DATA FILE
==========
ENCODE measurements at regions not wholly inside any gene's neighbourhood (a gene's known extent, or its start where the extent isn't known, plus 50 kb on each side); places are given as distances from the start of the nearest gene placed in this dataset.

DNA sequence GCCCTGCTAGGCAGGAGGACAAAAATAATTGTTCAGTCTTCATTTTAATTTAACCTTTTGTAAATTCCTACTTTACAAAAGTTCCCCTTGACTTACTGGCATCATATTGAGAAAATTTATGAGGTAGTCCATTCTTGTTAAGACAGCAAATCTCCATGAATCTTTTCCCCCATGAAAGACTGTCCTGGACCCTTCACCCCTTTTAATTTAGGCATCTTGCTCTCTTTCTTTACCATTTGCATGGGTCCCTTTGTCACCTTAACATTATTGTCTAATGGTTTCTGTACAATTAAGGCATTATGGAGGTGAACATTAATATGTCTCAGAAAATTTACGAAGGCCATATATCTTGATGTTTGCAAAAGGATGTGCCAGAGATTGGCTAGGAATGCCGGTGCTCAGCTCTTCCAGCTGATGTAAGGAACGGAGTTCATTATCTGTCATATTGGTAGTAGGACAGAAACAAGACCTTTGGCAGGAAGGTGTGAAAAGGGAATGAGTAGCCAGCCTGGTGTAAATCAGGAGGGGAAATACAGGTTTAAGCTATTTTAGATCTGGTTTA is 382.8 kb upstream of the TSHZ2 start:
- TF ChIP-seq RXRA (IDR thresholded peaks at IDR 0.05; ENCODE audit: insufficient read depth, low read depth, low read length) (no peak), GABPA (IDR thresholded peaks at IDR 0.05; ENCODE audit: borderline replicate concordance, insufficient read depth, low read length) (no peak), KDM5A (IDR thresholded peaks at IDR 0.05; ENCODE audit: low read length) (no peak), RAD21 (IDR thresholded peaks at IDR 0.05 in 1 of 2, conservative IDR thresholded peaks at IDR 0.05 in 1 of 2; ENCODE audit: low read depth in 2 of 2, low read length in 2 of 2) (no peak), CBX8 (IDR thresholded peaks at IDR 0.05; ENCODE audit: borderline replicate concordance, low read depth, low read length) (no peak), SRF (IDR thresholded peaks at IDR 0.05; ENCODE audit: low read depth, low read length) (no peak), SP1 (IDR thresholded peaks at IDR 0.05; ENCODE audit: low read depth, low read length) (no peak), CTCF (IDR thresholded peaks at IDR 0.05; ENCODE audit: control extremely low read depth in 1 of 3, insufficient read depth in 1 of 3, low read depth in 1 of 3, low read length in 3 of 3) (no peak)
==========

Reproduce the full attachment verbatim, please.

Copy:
ENCODE measurements at regions not wholly inside any gene's neighbourhood (a gene's known extent, or its start where the extent isn't known, plus 50 kb on each side); places are given as distances from the start of the nearest gene placed in this dataset.

DNA sequence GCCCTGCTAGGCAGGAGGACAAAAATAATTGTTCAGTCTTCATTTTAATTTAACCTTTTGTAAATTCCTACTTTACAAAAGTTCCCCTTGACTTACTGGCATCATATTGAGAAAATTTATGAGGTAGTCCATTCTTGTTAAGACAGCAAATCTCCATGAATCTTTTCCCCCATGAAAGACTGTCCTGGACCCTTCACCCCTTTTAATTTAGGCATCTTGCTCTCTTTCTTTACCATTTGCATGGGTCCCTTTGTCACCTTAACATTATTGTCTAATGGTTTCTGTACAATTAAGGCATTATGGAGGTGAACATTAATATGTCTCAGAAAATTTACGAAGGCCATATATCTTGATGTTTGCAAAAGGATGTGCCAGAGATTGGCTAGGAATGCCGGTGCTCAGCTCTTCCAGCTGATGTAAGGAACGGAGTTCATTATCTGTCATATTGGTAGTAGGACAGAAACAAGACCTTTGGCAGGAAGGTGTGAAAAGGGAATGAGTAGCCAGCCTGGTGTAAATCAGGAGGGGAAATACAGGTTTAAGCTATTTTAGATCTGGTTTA is 382.8 kb upstream of the TSHZ2 start:
- TF ChIP-seq RXRA (IDR thresholded peaks at IDR 0.05; ENCODE audit: insufficient read depth, low read depth, low read length) (no peak), GABPA (IDR thresholded peaks at IDR 0.05; ENCODE audit: borderline replicate concordance, insufficient read depth, low read length) (no peak), KDM5A (IDR thresholded peaks at IDR 0.05; ENCODE audit: low read length) (no peak), RAD21 (IDR thresholded peaks at IDR 0.05 in 1 of 2, conservative IDR thresholded peaks at IDR 0.05 in 1 of 2; ENCODE audit: low read depth in 2 of 2, low read length in 2 of 2) (no peak), CBX8 (IDR thresholded peaks at IDR 0.05; ENCODE audit: borderline replicate concordance, low read depth, low read length) (no peak), SRF (IDR thresholded peaks at IDR 0.05; ENCODE audit: low read depth, low read length) (no peak), SP1 (IDR thresholded peaks at IDR 0.05; ENCODE audit: low read depth, low read length) (no peak), CTCF (IDR thresholded peaks at IDR 0.05; ENCODE audit: control extremely low read depth in 1 of 3, insufficient read depth in 1 of 3, low read depth in 1 of 3, low read length in 3 of 3) (no peak)